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How to Look at Baseball Numbers

by Rich Herrera - @RBIRich
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File photo of Executive VP of Baseball Operations Andrew Friedman of the Tampa Bay Rays (photo: J. Meric/Getty Images)

File photo of Executive VP of Baseball Operations Andrew Friedman of the Tampa Bay Rays (photo: J. Meric/Getty Images)

Rich Solo Rich Herrera
Rich will be taking you home starting at 3 p.m. and into the eve...
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On Tuesday’s edition of the Booger and Rich show, Booger asked which Rays hitters have not been earning their keep on the offensive side of the ledger. He brought up Ben Zobrist so I said you know let me take a look at the data for Zobrist and I’ll take a look at his production. Baseball is a great game when it comes to the use of numbers on how to evaluate success on the field. Shushhhh don’t tell anyone, but I am about to share Sabermetrics with you to see who has been doing the job and who hasn’t by looking at a few of my favorite websites. What is this magic that Andrew Friedman uses to create a winner without deep pockets. We are about to take a look inside the numbers. But first let’s figure out how and why we use these numbers in baseball.

I first started learning Sabermetrics when I was working for the Rays, it scared me to death. The first term someone used in trying to explain the process was REGRESSIVE ANALYTICS. Wow, I have no idea if that is even legal in the state of Florida and what if I tried regressive analytics while crossing state lines would I get arrested by the FBI.

So what is Sabermetric Regressive Analytics besides a tongue twister. Well in plain simple English it simply means “It is what it is, and you are what you are”. Hold on, wait a minute, is that it? After watching computer geeks speak on TV talking about Money Ball there has got be more to Sabermetrics than that right? Basically the first step in understanding Sabermetrics means you can’t hide who you are in the long run. There are times when you will see your production increase, and decrease as you get older, or you can see your number crash and burn once you get hurt, but other than that you really are what you are.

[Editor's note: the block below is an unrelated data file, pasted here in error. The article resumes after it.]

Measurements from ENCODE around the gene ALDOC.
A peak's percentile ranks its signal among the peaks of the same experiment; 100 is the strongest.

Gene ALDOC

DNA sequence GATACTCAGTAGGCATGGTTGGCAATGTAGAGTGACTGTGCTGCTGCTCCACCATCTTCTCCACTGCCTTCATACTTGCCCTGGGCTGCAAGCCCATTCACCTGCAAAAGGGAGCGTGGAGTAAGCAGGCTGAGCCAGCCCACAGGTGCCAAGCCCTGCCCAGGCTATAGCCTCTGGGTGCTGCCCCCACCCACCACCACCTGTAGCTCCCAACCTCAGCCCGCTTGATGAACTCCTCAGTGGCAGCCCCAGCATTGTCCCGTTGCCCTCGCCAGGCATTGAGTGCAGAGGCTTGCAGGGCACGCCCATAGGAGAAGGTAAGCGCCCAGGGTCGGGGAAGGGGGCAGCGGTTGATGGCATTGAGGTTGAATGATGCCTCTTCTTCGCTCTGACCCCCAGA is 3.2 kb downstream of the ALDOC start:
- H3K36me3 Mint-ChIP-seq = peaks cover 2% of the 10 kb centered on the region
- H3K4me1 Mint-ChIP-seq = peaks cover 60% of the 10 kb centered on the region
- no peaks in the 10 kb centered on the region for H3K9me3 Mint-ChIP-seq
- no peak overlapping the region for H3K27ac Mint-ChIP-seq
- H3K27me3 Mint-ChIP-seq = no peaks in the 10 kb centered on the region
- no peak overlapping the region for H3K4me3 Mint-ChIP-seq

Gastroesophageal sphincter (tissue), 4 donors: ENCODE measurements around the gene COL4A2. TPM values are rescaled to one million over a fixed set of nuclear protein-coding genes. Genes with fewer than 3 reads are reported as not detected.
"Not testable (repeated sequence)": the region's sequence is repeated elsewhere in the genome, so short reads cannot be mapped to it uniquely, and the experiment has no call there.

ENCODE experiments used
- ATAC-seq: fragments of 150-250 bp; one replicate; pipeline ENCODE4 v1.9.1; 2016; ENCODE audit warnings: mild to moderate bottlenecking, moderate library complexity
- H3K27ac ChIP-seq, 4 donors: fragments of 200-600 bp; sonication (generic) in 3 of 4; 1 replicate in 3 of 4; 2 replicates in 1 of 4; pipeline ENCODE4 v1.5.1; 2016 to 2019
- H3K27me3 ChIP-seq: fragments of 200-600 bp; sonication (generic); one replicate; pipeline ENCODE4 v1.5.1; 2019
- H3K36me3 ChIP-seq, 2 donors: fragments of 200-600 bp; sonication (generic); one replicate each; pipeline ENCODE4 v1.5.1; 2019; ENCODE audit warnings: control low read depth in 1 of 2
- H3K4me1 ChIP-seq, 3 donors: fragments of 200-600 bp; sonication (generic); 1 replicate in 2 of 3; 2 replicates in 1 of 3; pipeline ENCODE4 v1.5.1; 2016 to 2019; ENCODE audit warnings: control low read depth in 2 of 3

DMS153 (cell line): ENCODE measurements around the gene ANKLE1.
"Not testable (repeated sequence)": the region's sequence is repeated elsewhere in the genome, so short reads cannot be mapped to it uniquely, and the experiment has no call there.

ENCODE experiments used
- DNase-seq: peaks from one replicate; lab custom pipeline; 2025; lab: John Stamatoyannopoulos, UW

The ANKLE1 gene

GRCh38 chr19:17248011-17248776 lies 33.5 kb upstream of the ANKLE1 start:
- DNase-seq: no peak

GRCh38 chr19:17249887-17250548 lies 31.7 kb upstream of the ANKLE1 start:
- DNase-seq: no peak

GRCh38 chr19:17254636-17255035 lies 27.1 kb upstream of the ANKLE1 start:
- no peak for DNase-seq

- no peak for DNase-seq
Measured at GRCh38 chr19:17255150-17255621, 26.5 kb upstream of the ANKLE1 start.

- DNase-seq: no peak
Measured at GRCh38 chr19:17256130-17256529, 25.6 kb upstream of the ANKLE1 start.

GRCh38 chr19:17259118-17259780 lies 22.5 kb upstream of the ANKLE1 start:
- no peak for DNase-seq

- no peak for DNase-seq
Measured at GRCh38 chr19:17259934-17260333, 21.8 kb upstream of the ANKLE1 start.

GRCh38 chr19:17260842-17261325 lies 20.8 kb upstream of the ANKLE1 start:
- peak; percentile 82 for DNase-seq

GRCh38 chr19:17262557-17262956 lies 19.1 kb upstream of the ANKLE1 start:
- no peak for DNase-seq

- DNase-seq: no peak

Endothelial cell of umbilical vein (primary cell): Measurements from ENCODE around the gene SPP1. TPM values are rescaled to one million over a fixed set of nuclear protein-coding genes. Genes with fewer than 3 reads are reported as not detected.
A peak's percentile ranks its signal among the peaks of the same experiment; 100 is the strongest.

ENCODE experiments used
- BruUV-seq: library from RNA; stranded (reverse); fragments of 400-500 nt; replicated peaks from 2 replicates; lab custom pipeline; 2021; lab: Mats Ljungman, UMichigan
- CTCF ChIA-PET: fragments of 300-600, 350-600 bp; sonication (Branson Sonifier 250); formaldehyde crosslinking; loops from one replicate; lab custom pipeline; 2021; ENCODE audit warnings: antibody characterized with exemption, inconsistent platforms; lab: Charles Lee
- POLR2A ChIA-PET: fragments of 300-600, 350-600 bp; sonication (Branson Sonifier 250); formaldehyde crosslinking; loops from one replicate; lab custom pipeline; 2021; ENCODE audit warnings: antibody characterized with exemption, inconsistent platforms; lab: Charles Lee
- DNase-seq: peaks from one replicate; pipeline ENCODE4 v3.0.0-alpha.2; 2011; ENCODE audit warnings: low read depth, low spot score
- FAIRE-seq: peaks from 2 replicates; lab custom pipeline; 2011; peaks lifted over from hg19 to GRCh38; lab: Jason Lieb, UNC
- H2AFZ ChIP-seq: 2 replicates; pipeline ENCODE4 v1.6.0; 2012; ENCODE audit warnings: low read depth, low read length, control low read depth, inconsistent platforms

Often we see a player have an off the charts month crushing everything he sees. Fans will go crazy, some one will bring signs to the ballpark, and a fan club will be born. People will start calling the show demanding the team lock him into a long term deal before this budding superstar gets away. Then before you know it the numbers will fall and the luster will wear off, before you know it, your future Hall of Famer is back in Triple A hitting 223 for the Durham Bulls. Baseball is the most honest game ever created. All of your flaws will be exposed in the long term, no one can hide forever. The numbers will eventually find you out.

There are a few great web sites I look at to read what other writers have to say. Many use numbers and info to come up with their reasons. I love http://www.theprocessreport.com which I think is the best Rays baseball blog on the net. I also subscribe to Baseball Prospectus which features many writers that will one day be members of baseball front offices, they are that good.

To find raw numbers and doing my own digging I go to Fangraphs.com and Baseballreference.com where we can find raw data such as hits, runs, homers, and strikeouts. You can also find splits which show you what a batter does against left handed pitchers as opposed to right handed pitchers. (When you hear Joe Maddon talking about splits he is talking about splitting the right handed versus left handed info versus hitters and pitchers.

What I look for a lot of times is outlier information. If a pitcher is having a better season than he did last year, I’ll look at his raw numbers and see if there is something he is doing different. Is he throwing more fastballs. Are hitters swinging at more pitches outside the zone. If a hitter is struggling, I’ll look to see if he is hitting more fly balls than he usually does. Is he seeing more breaking balls than he has is previous seasons. Once you isolate the numbers you can come to some idea of why the player is either tearing the cover off the ball for a short time, or why he is slumping. In the end most peaks and valleys in a players numbers over the corse of a season will even out to what he has always been.

Advance Sabermetrics can take the number and adjust for size of a ballpark. They can even out the numbers for launching pads versus a pitchers park. They can adjust for just about everything in the game giving us a chance to really truly measure and compare players.

Next post I am going to take a look at a few Rays hitters and measure up how they are doing this season compared to their career numbers.

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